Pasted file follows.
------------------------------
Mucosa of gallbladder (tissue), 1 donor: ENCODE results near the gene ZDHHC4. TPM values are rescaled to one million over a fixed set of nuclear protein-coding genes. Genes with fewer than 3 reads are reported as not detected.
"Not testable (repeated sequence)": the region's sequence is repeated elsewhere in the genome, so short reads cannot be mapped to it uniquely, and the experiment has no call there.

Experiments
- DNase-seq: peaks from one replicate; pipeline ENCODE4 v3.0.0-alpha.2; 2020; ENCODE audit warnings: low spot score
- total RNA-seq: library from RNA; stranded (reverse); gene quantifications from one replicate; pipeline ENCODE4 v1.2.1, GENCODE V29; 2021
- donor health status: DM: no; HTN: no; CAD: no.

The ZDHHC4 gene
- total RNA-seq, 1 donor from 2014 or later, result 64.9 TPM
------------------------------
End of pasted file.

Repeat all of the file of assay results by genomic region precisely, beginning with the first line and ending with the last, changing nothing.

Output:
Mucosa of gallbladder (tissue), 1 donor: ENCODE results near the gene ZDHHC4. TPM values are rescaled to one million over a fixed set of nuclear protein-coding genes. Genes with fewer than 3 reads are reported as not detected.
"Not testable (repeated sequence)": the region's sequence is repeated elsewhere in the genome, so short reads cannot be mapped to it uniquely, and the experiment has no call there.

Experiments
- DNase-seq: peaks from one replicate; pipeline ENCODE4 v3.0.0-alpha.2; 2020; ENCODE audit warnings: low spot score
- total RNA-seq: library from RNA; stranded (reverse); gene quantifications from one replicate; pipeline ENCODE4 v1.2.1, GENCODE V29; 2021
- donor health status: DM: no; HTN: no; CAD: no.

The ZDHHC4 gene
- total RNA-seq, 1 donor from 2014 or later, result 64.9 TPM